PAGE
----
Welcoming a new puppy to your family

Small kid with dog

Welcoming a new puppy to your family

With the coronavirus taking the country by storm, most of us are forced to stay home. We’ve heard many of our Boss Dog® customers have adopted new puppies or are fostering them for their local animal shelters.  We think that’s awesome.

Knowing that, we thought it would be great to offer some tips to make a smooth transition for you and your new pup. (Many of these tips are great for older dogs too.)

Tips for introducing a new dog to your home

  • Ease the puppy into the family. The pup will be facing a lot of uncertainty and that could make them fearful. If they were taken from its mother and other siblings, they probably will be lonely. Adopting a puppy from a shelter may also mean the animal may not be used to a lot of attention, being in a quiet house or having the freedom to roam freely. (Also, don’t forget to puppy proof  the house before you bring them home.)
  • Your new dog should be given a clean bill of health by your veterinarian before you bring him home. You want to be certain the puppy is healthy and isn’t bringing home any illness or fleas.
  • During non-coronavirus times, bring your puppy home on a weekend. When you do this, you’ll be able to be home with Fido rather than just throwing him into the family and leaving for work for the day. (Some companies offer leave for new puppy parents – ask if yours offers this perk.)
  • Don’t invite all your friends and family to meet your new animal right away. We know you want to show your puppy to loved ones, but give your dog time to get accustomed to you and their new home.

Tips for introducing your new puppy to other animals

  • The best, and safest way to introduce your new puppy to the other pets in your household is to do so in a neutral space. This space could be your backyard or a porch, but it shouldn’t be done in or around your other pet’s beds, food dishes or toys. Your current animals may feel territorial when the new little interloper comes into the house.
  • Separate the puppy from the other dogs. Put up a baby gate to keep them separated. Let the new pup and your current pets sniff and see one another through the safety of the gate. And, never let the new puppy jump all over your older dog – your veteran pet might be tolerant, but don’t force them to accept the behavior of the newbie. Teach the puppy how to interact with the older animals in appropriate ways. If you’re introducing your puppy to cats, make sure the felines have an escape route.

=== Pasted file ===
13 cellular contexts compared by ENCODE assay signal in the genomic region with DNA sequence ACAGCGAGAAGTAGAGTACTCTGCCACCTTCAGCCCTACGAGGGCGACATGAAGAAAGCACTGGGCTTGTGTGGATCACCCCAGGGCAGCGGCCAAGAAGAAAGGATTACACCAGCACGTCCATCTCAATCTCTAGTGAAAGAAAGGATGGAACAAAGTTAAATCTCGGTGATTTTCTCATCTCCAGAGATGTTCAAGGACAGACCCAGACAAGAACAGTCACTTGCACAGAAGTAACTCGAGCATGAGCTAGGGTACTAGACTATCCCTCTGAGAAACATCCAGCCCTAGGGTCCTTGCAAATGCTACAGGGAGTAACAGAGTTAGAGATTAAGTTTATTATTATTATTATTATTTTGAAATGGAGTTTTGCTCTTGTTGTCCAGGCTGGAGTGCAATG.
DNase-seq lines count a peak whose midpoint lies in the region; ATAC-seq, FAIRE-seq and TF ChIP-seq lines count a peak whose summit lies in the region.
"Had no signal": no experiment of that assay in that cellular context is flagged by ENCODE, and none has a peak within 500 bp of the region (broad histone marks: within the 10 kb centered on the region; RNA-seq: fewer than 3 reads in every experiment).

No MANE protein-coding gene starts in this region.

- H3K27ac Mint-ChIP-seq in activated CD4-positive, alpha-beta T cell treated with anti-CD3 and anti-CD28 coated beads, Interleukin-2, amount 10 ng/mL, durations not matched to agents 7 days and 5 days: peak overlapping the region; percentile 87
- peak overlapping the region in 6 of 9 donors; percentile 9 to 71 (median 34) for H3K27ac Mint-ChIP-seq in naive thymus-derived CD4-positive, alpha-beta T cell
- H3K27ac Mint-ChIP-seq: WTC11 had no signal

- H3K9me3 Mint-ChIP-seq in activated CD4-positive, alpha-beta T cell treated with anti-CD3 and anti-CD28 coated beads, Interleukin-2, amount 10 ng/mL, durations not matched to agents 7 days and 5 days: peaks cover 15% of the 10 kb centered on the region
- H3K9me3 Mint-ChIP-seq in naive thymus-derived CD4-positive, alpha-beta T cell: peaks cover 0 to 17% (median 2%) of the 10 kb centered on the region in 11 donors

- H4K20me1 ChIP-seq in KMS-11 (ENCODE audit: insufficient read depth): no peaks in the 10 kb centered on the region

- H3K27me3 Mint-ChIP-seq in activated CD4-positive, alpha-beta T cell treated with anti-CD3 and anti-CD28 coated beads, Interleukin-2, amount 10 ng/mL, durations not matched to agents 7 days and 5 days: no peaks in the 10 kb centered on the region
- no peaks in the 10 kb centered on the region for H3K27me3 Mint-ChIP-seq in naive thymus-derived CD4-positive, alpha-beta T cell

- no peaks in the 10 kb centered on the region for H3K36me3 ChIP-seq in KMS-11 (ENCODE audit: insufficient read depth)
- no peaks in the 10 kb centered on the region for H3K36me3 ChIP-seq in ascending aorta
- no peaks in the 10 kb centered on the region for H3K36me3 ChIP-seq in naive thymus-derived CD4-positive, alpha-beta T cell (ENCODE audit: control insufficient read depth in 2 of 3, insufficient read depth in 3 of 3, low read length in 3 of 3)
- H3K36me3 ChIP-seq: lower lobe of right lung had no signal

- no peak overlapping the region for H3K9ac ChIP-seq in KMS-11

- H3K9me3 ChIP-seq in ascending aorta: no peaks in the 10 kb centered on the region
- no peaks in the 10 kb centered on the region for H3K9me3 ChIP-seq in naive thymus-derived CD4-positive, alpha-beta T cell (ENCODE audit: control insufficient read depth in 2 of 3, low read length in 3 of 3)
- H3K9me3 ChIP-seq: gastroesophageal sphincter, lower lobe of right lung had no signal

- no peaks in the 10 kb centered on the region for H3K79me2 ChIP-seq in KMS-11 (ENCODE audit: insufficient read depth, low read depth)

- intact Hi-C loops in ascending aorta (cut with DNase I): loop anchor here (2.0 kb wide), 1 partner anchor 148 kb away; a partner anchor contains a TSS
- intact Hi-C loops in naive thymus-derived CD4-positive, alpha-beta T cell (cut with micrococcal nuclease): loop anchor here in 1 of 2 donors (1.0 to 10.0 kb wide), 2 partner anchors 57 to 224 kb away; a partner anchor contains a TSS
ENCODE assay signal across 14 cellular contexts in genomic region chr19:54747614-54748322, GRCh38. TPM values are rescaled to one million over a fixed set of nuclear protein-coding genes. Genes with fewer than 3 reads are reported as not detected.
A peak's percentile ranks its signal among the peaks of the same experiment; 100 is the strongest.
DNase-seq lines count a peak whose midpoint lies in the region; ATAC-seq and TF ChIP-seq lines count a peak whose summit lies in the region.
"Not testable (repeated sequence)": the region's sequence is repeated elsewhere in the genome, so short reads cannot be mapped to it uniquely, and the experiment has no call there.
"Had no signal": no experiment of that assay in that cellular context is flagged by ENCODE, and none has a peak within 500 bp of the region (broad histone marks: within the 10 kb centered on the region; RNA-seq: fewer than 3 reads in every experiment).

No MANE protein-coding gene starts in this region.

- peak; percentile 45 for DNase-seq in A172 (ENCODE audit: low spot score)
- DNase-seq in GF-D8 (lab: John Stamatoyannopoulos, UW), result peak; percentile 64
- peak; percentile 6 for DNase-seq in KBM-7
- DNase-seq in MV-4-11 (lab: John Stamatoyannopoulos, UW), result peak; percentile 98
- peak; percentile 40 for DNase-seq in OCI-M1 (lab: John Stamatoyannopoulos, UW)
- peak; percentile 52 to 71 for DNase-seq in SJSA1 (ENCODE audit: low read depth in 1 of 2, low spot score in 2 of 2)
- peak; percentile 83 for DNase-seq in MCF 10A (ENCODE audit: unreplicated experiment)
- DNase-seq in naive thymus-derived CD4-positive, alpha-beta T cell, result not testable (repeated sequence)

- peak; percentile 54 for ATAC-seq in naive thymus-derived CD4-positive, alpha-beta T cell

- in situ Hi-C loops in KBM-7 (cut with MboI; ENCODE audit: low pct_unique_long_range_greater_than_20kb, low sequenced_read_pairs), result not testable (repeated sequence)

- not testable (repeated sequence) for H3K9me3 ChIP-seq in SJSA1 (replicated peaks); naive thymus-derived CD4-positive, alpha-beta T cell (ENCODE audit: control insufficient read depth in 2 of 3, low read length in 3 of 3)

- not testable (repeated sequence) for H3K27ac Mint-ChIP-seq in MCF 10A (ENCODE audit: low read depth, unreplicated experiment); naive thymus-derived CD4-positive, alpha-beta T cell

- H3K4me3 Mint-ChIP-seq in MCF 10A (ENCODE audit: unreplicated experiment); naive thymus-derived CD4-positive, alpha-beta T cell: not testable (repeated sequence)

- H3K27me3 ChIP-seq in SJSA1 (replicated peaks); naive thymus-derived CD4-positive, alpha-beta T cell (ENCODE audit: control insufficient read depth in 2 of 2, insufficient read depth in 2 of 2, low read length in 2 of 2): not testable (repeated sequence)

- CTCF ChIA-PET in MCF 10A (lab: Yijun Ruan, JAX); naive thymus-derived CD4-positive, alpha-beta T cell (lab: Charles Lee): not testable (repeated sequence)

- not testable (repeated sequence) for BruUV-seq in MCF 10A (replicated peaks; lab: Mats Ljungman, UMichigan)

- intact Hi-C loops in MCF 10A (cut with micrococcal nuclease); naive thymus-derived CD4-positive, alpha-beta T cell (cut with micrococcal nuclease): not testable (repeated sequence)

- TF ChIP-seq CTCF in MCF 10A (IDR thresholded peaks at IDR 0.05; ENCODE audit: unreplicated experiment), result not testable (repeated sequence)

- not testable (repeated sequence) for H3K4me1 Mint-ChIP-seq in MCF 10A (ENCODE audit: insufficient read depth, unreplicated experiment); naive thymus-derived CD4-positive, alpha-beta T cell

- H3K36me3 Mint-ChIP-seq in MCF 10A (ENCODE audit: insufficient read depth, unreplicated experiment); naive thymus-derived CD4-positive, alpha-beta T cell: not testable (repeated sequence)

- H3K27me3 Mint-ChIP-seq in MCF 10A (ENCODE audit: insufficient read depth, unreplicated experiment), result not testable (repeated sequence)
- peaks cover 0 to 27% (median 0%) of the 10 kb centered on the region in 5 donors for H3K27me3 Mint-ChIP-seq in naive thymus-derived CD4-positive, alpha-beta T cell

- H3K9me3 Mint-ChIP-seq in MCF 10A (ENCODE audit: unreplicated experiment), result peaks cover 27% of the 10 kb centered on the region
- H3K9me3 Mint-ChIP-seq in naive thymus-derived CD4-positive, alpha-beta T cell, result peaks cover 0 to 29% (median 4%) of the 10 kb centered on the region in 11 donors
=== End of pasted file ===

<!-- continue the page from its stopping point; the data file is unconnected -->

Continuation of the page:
• Feed everyone separately. You may want to put the bowls close to the gate so everyone can see one another while they eat. Don’t let your puppy have free rein and try to take the older dog’s food. That’s just asking for trouble.

  Start puppy training as soon as you bring them home

  • House training should be done immediately. Take your puppy to the designated area in your yard and let them relieve themselves. Reward them with a treat and praise them for a job well done. Take pup out when they wake up, before meals, after meals and every hour. Accidents will happen so be prepared.
  • If you’re crate training, you may want to feed your puppy in their kennel to get them accustomed to it. This will show them the crate is a happy place. Even if you don’t plan to have your puppy in the crate a lot, it makes sense for the first week weeks to introduce the pet to the crate, so they have a safe place to stay out of trouble when you can’t watch them.
  • Teach your puppy basic obedience commands like: come, sit, stay, drop it and heel. Teaching their name should be one of the first things you do and reward them with a treat, praising each time they respond.

Finally, every puppy needs optimal nutrition. Our Boss Dog® products, from our Greek Style Frozen Yogurt, to our Boss Pro Puffs, to our Raw Goat’s Milk, all helps ensure your little canine grows into a healthy adult dog.

Remember to give your puppy toys lots of, love and most importantly patience, as they get accustomed to their new lifestyle. Never fear, with time and patience, your dog’s transition will work out just fine.  If you’re welcoming a new puppy home – or have recently welcomed a new pet  – please share a photo with us on our Facebook page!

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